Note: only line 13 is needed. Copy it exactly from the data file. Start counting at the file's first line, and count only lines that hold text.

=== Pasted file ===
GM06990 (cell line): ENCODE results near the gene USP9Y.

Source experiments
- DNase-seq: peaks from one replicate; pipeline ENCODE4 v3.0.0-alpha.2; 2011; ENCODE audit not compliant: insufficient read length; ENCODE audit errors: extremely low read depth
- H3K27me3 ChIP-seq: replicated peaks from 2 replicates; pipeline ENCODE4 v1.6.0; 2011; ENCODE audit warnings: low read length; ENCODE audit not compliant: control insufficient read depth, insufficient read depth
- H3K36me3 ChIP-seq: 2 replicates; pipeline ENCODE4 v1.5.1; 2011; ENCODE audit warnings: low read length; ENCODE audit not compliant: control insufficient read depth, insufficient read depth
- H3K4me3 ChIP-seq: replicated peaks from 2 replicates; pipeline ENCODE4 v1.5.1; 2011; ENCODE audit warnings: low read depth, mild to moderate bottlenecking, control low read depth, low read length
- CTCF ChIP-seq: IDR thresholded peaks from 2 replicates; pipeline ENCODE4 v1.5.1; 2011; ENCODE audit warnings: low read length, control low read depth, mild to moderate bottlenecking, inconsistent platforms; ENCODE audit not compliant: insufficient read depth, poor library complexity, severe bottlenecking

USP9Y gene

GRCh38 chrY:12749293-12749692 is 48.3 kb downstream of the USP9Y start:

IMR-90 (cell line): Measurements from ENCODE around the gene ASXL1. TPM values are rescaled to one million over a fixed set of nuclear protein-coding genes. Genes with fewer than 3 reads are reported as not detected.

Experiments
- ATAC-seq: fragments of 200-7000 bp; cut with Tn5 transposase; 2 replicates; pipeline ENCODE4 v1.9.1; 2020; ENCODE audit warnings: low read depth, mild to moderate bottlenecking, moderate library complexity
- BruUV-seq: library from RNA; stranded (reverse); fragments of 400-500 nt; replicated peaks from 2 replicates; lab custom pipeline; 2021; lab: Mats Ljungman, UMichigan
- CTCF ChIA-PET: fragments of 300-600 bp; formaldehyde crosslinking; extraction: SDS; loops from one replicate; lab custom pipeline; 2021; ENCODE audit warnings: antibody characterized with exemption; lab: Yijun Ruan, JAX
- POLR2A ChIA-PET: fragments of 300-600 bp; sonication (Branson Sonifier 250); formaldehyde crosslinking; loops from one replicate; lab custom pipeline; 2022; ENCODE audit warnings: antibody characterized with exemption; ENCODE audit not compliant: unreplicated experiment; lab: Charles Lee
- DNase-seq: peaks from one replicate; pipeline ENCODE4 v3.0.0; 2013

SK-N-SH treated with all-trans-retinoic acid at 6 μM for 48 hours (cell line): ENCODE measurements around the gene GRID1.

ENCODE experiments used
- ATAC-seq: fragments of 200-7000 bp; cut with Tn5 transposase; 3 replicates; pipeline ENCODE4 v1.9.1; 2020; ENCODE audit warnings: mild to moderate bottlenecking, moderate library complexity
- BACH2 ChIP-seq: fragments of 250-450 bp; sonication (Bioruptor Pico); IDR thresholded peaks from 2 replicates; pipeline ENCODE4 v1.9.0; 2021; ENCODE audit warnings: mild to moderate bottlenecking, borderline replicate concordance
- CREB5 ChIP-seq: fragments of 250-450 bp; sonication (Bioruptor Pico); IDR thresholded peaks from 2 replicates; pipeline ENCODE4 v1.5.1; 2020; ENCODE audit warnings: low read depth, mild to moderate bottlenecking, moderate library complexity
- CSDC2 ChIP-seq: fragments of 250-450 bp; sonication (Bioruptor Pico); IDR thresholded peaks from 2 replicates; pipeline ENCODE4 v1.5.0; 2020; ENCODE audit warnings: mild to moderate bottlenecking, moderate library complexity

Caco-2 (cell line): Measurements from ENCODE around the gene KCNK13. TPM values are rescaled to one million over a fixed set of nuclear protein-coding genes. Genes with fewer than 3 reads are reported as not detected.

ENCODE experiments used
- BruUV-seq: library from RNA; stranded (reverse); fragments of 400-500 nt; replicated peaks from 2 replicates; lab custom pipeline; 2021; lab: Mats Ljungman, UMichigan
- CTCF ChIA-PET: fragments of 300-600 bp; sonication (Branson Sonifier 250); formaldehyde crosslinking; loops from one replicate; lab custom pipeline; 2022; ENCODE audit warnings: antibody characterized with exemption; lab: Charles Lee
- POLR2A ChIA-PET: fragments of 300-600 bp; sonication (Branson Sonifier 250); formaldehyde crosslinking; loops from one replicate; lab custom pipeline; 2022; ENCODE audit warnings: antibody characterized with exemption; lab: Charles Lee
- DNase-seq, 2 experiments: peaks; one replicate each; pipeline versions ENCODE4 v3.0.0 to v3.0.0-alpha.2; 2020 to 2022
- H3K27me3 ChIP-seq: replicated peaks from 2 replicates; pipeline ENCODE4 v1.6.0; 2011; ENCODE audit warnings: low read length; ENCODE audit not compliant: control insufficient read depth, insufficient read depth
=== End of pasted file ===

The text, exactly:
- BruUV-seq: library from RNA; stranded (reverse); fragments of 400-500 nt; replicated peaks from 2 replicates; lab custom pipeline; 2021; lab: Mats Ljungman, UMichigan